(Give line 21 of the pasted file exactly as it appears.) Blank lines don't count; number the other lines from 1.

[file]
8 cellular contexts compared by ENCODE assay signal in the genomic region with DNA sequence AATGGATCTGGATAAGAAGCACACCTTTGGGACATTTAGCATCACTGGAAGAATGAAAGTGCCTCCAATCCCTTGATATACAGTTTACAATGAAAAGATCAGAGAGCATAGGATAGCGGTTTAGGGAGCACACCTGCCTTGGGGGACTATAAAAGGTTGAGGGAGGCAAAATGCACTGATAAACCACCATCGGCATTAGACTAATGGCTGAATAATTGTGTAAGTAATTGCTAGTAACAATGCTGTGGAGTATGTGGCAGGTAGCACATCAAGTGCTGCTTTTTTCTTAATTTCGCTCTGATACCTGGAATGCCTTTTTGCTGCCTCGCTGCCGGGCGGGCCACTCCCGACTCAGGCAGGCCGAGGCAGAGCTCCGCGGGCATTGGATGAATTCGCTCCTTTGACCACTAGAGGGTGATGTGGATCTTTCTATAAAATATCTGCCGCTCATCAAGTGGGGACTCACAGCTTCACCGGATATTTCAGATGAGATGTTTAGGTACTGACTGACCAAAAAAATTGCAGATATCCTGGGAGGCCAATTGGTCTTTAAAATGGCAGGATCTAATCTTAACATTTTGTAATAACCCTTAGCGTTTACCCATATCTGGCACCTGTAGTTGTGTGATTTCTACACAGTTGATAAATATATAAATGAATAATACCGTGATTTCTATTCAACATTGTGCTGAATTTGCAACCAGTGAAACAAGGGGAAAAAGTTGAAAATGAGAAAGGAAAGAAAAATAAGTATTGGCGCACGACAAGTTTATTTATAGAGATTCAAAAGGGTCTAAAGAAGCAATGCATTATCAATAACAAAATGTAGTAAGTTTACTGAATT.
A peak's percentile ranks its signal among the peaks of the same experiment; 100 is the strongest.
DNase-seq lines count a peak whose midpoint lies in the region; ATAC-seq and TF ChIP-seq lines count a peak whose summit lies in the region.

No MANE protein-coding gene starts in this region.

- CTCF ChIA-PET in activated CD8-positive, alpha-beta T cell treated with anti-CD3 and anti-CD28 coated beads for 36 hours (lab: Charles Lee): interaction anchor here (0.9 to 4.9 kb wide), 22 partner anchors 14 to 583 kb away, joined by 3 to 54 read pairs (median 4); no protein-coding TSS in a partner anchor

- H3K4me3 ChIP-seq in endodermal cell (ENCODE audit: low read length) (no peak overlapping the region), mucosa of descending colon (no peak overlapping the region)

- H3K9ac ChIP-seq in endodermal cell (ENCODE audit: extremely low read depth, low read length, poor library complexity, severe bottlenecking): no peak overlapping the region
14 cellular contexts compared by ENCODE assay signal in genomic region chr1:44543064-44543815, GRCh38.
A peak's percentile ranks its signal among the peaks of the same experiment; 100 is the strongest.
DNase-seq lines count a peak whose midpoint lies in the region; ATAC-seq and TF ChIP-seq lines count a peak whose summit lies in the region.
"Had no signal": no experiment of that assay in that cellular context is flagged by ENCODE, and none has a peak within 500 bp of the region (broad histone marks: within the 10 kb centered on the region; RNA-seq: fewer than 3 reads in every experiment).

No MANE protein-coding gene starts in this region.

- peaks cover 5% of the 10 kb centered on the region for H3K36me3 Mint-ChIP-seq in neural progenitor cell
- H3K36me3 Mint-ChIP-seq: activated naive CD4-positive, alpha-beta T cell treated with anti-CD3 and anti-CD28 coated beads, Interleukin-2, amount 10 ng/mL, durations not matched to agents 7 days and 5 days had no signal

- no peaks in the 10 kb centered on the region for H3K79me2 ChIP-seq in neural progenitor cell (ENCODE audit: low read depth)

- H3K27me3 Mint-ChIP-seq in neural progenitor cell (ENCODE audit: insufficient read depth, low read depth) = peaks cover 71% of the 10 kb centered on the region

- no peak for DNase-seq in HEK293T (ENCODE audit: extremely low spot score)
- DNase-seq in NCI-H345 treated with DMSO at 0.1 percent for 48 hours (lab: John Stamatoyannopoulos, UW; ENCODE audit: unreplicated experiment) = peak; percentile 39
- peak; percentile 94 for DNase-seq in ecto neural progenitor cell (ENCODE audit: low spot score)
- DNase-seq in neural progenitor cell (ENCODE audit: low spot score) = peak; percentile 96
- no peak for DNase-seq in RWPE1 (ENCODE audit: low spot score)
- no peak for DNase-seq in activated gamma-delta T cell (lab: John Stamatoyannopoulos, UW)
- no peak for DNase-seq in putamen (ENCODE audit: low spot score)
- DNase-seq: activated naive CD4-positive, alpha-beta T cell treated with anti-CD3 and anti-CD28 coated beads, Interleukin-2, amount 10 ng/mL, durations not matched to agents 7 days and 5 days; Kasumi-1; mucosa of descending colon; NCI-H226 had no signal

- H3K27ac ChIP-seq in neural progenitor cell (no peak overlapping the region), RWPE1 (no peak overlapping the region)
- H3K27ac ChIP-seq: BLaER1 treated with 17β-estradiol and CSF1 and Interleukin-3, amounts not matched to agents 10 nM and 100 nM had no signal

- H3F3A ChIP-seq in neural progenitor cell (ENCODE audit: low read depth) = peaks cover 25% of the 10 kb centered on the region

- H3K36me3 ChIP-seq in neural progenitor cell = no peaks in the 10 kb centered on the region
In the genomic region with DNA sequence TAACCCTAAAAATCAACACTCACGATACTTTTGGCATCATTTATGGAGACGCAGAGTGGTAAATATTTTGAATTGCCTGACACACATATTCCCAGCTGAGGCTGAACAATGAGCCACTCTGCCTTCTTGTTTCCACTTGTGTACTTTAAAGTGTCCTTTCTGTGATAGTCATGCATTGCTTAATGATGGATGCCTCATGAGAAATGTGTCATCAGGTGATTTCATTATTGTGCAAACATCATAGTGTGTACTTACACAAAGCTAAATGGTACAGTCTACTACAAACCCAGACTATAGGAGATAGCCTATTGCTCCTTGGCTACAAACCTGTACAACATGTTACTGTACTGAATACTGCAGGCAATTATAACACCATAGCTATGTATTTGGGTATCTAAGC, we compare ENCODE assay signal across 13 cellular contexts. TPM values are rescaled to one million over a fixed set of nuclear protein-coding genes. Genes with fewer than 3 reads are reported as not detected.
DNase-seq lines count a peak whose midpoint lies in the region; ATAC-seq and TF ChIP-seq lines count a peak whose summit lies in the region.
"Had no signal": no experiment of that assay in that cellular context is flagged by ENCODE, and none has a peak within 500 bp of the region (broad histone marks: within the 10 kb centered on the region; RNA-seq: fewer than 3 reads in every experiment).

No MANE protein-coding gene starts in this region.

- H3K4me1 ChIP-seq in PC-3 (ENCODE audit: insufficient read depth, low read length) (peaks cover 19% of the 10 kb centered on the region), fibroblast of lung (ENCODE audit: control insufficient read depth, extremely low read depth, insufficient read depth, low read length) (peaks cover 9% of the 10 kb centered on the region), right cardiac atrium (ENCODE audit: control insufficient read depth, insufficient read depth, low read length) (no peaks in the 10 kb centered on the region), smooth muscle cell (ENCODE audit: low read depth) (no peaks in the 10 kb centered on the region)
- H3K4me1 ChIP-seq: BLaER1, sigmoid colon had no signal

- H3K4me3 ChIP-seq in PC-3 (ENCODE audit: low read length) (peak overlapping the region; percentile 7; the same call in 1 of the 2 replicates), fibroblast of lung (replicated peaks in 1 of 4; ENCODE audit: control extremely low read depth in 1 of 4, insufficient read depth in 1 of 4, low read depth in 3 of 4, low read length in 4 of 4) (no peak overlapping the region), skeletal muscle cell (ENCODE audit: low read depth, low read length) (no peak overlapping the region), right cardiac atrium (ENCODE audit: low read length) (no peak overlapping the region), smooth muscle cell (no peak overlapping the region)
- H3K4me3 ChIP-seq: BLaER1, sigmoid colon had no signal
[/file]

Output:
- no peak for DNase-seq in RWPE1 (ENCODE audit: low spot score)